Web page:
Thursday, July 12, 2012
Movie Review: Torn Curtain (1966)
A cold war military espionage thriller, Torn Curtain succeeds in creating and exploiting plenty of enjoyable tension. It is also the only Alfred Hitchcock film to feature 1960s era superstars like Paul Newman and Julie Andrews. With Hitchcock reportedly ill at ease directing a method actor, Torn Curtain benefits from a Newman performance in which he never appears relaxed, and his agitation helps to propel the drama.
Armstrong's real motive, however, is to steal the latest East German anti-missile science secrets and return to the US as quickly as possible. Visiting a remote farmhouse to connect with the underground network that will aid his escape, Armstrong has a messy encounter with Gromek, an East German secret service agent. Suspicions are quickly raised, and Armstrong and Sherman have a very limited opportunity to steal the valuable military intelligence and flee, a frantic journey which includes a nerve wracking bus ride from Leipzig to Berlin and an equally nail-biting escape from a ballet theatre.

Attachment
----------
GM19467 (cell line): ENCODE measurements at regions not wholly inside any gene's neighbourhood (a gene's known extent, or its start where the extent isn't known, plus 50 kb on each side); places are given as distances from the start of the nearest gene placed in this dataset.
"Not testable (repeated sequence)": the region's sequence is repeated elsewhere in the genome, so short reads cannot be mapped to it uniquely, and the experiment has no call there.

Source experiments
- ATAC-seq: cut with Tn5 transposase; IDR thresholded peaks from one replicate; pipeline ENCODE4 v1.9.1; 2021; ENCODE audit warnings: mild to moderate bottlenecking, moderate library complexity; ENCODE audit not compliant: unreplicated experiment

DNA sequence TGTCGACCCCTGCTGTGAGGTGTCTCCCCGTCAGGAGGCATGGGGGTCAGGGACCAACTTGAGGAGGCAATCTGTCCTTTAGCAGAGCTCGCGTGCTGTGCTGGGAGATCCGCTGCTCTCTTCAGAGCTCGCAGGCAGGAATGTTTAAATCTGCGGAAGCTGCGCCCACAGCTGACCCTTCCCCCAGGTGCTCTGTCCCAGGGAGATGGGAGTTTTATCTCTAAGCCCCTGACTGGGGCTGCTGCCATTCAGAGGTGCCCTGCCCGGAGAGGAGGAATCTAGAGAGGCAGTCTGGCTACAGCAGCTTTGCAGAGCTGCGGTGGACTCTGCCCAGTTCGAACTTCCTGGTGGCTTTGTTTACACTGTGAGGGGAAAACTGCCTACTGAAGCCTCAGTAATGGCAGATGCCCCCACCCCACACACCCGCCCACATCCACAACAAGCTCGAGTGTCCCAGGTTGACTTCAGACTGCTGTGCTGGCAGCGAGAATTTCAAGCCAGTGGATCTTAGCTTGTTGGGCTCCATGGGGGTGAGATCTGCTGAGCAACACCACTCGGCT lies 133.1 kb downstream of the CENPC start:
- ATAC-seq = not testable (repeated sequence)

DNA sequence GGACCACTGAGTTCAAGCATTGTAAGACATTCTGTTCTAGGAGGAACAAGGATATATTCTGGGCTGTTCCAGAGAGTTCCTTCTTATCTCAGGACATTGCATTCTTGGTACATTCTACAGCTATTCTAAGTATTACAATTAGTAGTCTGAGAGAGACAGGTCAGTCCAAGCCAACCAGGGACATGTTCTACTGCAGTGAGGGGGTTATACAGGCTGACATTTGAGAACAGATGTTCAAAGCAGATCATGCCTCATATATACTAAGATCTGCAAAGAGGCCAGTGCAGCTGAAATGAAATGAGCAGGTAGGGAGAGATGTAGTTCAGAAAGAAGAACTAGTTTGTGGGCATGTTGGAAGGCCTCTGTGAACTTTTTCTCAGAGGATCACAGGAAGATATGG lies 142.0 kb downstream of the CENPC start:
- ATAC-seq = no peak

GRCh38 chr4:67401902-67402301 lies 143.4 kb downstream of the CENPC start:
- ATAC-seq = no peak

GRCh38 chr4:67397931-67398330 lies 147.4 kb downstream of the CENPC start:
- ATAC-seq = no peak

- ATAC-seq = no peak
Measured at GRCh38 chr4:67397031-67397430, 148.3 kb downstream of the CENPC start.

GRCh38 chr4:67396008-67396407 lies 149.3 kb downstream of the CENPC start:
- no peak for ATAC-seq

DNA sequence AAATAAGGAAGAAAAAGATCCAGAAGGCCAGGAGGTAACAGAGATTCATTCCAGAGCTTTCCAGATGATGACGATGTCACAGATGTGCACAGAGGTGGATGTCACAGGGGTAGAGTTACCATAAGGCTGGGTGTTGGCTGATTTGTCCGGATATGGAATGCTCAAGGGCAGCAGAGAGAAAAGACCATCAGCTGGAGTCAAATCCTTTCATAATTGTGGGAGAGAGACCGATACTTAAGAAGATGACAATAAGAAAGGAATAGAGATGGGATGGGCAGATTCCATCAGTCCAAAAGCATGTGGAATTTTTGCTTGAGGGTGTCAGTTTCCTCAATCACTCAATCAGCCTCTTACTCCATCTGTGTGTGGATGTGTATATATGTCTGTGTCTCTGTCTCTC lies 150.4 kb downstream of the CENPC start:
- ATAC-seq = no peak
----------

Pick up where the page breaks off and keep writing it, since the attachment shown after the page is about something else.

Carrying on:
In a performance mainly composed of solidarity, Andrews is primarily reactive, first astounded that her fiance is apparently a traitor, then standing by her man and helping him try to achieve a seemingly impossible mission.
The supporting cast of mainly European character actors carries a large load with grace, and Hitchcock reportedly turned his attention to working with them once the relationship with Newman and Andrews soured. The standouts include Hansjorg Felmy as the head of East German security and Gunter Strack as the professor who helps to engineer the defection. Ludwig Donath has a short but memorable turn as Professor Lindt, an East German Einstein-type with a yappy attitude, while Wolfgang Kieling says few words but leaves a lasting impression as Gromek the goon.
The locations standing in for Eastern Europe (mostly in Denmark, West Germany and the Universal Studios back lot) are grand, bleak, and threatening, Hitchcock finding the balance between a closed society's desire for achievement and its obsession with state security.
Torn Curtain may lack the shock value and innovation of Hitchcock's most celebrated works, but it remains a robust thriller with a tight narrative and a satisfying dose of thoughtful excitement.
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